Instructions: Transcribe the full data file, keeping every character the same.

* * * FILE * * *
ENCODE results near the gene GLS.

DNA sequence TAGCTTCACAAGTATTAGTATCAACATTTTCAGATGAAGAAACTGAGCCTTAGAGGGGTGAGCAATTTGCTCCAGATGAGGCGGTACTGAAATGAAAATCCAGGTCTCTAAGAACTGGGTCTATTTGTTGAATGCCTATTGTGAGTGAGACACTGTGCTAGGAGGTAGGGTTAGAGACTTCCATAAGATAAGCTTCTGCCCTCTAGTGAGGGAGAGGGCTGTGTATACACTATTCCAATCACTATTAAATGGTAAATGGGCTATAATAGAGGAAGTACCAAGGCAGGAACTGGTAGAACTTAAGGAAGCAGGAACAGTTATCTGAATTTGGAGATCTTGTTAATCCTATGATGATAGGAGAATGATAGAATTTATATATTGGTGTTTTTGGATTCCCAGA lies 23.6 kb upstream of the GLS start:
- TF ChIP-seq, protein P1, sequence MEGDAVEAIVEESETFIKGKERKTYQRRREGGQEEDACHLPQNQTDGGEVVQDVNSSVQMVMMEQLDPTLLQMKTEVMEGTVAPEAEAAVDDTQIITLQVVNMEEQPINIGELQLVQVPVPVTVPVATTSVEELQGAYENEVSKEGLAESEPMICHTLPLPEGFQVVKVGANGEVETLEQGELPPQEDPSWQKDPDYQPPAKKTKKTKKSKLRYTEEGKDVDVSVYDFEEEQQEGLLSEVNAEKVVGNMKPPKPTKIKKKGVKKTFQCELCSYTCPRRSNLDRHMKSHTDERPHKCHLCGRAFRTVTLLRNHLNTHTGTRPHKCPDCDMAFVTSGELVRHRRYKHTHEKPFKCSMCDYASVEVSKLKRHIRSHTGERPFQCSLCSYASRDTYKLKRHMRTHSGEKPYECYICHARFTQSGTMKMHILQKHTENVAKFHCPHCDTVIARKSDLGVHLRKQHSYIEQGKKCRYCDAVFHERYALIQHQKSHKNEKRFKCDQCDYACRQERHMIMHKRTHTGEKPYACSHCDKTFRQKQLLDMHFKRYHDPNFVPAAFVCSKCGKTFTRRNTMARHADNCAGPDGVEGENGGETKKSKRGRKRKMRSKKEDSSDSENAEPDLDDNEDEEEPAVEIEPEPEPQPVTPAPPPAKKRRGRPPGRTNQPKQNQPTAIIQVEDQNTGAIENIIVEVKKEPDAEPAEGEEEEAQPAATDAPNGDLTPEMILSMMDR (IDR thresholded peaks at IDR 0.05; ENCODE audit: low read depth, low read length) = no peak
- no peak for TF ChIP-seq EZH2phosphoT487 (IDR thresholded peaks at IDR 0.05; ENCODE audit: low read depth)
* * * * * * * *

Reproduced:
ENCODE results near the gene GLS.

DNA sequence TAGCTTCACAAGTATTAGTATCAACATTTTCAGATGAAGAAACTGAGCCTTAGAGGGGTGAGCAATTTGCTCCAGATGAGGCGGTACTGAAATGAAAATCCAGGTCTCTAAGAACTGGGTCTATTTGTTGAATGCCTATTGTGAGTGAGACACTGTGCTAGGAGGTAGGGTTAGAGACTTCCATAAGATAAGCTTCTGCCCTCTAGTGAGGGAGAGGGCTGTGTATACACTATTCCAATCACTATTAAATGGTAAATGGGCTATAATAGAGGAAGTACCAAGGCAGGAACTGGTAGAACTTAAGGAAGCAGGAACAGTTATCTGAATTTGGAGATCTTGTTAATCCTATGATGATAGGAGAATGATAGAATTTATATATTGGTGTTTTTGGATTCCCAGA lies 23.6 kb upstream of the GLS start:
- TF ChIP-seq, protein P1, sequence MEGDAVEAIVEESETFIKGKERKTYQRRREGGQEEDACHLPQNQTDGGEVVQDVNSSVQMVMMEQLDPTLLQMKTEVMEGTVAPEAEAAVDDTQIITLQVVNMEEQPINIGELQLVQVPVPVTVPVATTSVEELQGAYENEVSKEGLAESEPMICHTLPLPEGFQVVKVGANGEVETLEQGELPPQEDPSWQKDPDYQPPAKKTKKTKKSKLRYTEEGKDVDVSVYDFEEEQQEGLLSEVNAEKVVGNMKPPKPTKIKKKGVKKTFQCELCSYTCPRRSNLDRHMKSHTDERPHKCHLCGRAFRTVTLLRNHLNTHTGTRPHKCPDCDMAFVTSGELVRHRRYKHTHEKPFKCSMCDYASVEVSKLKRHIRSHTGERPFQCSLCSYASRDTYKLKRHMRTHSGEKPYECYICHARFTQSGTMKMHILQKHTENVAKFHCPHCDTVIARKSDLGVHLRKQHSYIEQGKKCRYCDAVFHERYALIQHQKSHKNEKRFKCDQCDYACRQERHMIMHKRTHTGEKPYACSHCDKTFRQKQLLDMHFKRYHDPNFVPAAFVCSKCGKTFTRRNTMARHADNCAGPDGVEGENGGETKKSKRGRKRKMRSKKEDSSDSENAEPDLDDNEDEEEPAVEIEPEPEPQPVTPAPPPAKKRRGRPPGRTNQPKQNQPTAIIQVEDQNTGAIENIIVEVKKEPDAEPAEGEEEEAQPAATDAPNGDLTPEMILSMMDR (IDR thresholded peaks at IDR 0.05; ENCODE audit: low read depth, low read length) = no peak
- no peak for TF ChIP-seq EZH2phosphoT487 (IDR thresholded peaks at IDR 0.05; ENCODE audit: low read depth)